Meanwhile, the Preacher spoke as if a curmudgeonly contrarian. Everything is futile and absurd: vanity of vanities (Ecclesiastes 1:2). Life and time are cyclical, neither progressive nor regressive (Ecclesiastes 1:3-5). The Preacher anticipated the kind of dazzling pretenses as we see in our society: eyes are not satisfied with seeing, and ears are not content with hearing (Ecclesiastes 1:6). We are always looking for new and ever greater forms of entertainment and stimulation.
But, the Preacher noted, nothing is truly new. It was done before. Everyone forgot. And everyone will forget again (Ecclesiastes 1:9-11).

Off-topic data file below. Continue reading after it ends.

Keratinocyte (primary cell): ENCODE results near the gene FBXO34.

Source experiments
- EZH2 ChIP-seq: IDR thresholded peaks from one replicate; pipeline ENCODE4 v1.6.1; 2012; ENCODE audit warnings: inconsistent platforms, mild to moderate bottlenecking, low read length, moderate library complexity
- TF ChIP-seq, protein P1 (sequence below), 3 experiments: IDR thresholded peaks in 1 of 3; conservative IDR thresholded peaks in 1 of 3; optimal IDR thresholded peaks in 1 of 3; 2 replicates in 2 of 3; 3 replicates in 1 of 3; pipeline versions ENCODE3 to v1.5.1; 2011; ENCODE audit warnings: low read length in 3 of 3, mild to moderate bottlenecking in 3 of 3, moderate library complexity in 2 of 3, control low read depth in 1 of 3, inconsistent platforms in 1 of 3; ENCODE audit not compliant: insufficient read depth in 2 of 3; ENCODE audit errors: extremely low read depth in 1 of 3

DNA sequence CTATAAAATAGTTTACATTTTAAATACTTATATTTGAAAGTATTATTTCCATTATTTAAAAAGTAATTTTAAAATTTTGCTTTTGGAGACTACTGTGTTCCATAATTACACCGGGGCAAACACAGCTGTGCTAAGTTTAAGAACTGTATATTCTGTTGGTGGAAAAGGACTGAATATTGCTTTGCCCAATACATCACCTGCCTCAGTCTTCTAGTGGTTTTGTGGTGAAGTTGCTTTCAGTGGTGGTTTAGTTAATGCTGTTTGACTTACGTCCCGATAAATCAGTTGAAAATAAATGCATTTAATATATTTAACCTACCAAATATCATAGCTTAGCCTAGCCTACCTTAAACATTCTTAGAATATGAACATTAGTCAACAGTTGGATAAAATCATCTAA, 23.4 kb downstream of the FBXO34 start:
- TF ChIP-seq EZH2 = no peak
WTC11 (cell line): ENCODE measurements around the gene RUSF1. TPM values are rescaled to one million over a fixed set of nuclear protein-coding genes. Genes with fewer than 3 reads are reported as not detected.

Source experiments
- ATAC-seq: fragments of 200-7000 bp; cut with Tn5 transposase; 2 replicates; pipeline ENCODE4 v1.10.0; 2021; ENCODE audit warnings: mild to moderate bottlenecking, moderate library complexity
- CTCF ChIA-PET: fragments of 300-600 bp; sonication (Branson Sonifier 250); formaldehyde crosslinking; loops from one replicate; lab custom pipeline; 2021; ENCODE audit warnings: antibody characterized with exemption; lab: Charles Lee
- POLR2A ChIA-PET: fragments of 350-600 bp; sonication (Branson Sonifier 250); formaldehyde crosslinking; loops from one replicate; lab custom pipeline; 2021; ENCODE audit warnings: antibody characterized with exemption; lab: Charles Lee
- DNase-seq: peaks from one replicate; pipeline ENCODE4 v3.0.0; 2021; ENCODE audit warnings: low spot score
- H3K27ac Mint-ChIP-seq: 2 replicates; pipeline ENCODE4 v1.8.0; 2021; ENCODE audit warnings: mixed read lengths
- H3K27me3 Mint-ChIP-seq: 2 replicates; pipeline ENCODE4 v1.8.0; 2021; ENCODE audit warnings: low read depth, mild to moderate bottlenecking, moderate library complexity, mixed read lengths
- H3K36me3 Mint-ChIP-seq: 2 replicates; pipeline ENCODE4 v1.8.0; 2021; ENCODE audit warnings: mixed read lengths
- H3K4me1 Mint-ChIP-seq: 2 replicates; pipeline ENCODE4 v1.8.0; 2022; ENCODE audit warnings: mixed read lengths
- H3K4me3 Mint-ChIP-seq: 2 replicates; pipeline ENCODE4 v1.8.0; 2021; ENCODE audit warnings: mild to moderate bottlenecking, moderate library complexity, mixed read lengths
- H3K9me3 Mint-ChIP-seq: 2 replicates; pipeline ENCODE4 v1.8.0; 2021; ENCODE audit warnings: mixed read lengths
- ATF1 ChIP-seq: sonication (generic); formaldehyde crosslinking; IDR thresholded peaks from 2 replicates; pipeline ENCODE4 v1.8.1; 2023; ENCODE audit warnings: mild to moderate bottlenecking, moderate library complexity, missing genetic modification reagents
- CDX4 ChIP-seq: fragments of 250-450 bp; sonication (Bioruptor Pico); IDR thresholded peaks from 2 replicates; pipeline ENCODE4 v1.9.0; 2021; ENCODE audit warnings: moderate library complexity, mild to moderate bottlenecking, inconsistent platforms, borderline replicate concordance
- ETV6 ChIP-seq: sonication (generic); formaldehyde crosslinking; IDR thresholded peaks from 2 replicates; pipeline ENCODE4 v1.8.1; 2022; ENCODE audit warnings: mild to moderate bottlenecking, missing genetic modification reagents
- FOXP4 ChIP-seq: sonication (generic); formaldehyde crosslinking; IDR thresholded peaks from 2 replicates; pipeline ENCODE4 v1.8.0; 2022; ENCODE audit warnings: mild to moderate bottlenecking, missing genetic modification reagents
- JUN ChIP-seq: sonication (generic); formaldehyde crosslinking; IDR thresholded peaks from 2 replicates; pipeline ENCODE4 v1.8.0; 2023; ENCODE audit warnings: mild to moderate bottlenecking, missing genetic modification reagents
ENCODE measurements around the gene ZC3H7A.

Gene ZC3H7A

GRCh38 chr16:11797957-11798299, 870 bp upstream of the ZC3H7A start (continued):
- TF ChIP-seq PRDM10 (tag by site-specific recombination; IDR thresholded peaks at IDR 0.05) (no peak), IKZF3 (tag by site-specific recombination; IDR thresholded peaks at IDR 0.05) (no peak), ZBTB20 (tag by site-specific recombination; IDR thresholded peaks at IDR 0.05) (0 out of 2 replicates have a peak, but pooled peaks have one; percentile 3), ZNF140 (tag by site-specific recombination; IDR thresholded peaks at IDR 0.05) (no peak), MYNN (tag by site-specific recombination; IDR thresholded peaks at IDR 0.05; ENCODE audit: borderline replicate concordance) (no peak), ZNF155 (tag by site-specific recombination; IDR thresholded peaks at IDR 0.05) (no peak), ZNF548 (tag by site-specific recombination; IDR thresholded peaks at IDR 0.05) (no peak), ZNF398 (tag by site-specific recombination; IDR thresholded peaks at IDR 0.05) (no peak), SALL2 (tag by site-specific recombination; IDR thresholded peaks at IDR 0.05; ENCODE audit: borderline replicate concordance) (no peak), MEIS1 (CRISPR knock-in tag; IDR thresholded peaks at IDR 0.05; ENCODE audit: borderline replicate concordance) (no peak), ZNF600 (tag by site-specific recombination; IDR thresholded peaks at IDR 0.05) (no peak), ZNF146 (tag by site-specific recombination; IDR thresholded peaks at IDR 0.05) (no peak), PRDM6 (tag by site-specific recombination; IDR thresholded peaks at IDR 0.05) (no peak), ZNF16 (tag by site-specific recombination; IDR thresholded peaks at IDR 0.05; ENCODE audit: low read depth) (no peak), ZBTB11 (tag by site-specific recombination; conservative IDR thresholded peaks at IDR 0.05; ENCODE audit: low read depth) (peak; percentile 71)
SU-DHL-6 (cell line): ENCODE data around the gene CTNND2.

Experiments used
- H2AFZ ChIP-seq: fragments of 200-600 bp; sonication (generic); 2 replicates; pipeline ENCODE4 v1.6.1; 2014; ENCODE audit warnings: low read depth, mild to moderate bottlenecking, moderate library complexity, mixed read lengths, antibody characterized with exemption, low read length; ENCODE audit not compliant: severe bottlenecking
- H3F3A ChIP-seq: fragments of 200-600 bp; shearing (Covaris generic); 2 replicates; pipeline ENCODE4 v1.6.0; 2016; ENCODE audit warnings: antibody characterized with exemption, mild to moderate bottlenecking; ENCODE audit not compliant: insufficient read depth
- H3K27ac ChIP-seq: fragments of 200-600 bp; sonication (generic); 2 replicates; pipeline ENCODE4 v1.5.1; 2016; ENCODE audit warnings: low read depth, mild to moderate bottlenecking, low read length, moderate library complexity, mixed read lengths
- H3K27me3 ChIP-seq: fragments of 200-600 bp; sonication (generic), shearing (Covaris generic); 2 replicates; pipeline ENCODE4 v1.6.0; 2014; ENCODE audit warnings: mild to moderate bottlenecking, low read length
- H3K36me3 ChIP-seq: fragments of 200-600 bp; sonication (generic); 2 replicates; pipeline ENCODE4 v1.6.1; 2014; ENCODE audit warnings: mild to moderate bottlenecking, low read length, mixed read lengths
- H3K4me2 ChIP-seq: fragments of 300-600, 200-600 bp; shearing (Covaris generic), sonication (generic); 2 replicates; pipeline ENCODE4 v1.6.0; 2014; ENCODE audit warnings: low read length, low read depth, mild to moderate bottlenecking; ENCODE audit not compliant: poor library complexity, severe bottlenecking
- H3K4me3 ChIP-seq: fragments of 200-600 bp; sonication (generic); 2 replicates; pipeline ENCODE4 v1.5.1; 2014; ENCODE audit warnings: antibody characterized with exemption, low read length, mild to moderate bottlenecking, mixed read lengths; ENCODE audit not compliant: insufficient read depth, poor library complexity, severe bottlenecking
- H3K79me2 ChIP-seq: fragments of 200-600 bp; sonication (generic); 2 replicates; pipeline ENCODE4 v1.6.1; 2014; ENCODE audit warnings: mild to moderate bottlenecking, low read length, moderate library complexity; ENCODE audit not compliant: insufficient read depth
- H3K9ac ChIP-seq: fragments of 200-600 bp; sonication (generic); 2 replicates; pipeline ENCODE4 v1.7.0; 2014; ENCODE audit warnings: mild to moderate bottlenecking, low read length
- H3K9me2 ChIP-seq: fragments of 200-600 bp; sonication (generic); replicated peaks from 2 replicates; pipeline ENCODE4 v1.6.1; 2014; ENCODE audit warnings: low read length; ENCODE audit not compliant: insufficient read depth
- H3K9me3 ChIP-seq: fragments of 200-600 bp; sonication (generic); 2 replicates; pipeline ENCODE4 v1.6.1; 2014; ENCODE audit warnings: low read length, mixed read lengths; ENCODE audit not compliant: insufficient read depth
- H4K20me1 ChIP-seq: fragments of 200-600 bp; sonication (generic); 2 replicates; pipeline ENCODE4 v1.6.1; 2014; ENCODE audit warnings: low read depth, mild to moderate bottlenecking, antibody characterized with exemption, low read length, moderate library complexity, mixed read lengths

Many would seem to think it very easy to contradict the Preacher. You are reading this article on the Internet on a technological device unimaginable to Solomon or anyone in the ancient world; thus, it is a “new” thing, and so there are “new” things on the earth!
If we took the Preacher absolutely, such criticism would be valid and the proposition nullified. But the Preacher was not really concerned about things but people and the things they do. And despite all protestations to the contrary, people have not changed.